-----------------------------secondWindow.cxx----------------------------------
    #include "secondWindow.moc"
    #include "secondWindow.h"
    #include "read.h"

    secondWindow::secondWindow(QWidget *parent) :m_StateMachine(this)
    {
    m_secondWindowUI.setupUi(this);
    createSignalAndSlots();
    }

    secondWindow::~secondWindow(){}

    void secondWindow::createSignalAndSlots()
    {
    connect(m_secondWindowUI.pushButton1, SIGNAL(clicked()),this, SLOT(secondWindowTest()));
    connect(m_secondWindowUI.pushButton2, SIGNAL(clicked()), read::instance(), SLOT(readTest()));
    }

    void secondWindow::secondWindowTest()
    {
    m_secondWindowUI.pushButton1->setEnabled(true); //OK, it works
    }

    -----------------------------read.h----------------------------------
    #pragma once

    #include "secondWindow.h"

    class read : public QObject
    {
    Q_OBJECT

    public:
    static read *instance();
    read();
    virtual ~read() {}

    public slots:
    void readTest();

    protected:
    app *m_readUI;
    static read *m_read;

    private:
    };

    -----------------------------read.cxx----------------------------------
    #include <read.moc>
    #include "secondWindow.h"
    #include "read.h"

    read *read::m_read= NULL;

    read::read()
    {
    m_readUI = dynamic_cast<app*>(QApplication::instance());
    }

    read *read::instance()
    {
    if(m_read == NULL)
    m_read = new read();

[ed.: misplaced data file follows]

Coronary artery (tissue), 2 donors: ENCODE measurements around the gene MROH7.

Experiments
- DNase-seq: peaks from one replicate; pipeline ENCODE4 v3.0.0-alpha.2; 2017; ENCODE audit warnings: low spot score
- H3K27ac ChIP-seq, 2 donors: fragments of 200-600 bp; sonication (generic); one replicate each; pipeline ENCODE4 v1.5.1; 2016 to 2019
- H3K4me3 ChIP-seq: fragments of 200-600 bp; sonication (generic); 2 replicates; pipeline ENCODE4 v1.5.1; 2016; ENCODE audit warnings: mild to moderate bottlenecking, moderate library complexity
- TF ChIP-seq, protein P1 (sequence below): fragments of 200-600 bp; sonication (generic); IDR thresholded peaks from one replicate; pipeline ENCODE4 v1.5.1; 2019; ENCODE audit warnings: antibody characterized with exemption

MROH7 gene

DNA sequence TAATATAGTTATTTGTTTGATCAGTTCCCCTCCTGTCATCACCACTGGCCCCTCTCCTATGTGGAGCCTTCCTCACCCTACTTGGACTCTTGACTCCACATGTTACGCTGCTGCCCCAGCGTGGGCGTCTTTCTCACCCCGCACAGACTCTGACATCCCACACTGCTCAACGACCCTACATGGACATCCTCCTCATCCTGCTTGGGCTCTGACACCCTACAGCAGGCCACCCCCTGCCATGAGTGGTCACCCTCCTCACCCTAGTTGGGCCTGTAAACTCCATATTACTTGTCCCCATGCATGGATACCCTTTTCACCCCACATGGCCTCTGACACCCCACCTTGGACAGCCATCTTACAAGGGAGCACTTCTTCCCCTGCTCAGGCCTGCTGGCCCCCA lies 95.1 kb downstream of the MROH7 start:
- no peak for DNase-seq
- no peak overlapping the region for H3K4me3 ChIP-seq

return m_read;
    

    }

    void read::readTest()
    {
    m_readUI->m_secondWindowUI.secondQLabelTest->setText("second label test"); //ERROR, it works but no reaction
    }
    @

    Main and GUI Initializations

    @
    -----------------------------app.h----------------------------------
    #pragma once

    class mainWindow;
    class secondWindow;

    class app : public QApplication
    {
    Q_OBJECT
    igstkStandardClassBasicTraitsMacro(app, QApplication);

    friend class read;
    friend class write;
    friend class mainWindow;
    friend class secondWindow;

    public:
    app(int& argc, char **argv);
    virtual ~app() {}

    protected:
    mainWindow *m_mainWin;
    secondWindow *m_secondWin;

    void setMainWindow(mainWindow *mainWindow)
    {
    m_mainWin = mainWindow;
    }

    void setSecondWindow(secondWindow *secondWindow)
    {
    m_secondWin = secondWindow;
    }
    private:
    };

    -----------------------------app.cxx----------------------------------
    #include "app.moc"
    #include "app.h"

    app::app(int& argc, char **argv): QApplication(argc, argv), m_StateMachine(this){
    }

    -----------------------------main.cxx----------------------------------
    #include "mainWindow.h"
    #include "secondWindow.h"
    #include "app.h"

    int main(int argc, char** argv)
    {
    app app(argc, argv);

    mainWindow main;
    secondWindow second;

    app.setMainWindow(&main);
    app.setSecondWindow(&second);

    main.showMaximized();

    return app.exec();
    }
    @


  • Lifetime Qt Champion

    Hi,

    Please, take a look at the examples in the Qt documentation. They explain very well how to use signals & slots to update ui elements from one class based on changes in another one.

    Could you explain what you are trying to achieve ? I don't really understand why the complexity of your code to update the text from a QLabel.

    You are mixing several complex concepts here and that doesn't look clean. For example, you rarely need to inherit QApplication, and in your code, I don't see the use case. Also why do you need two singleton classes and all the "friending" ?

    One last thing, does your code compile ?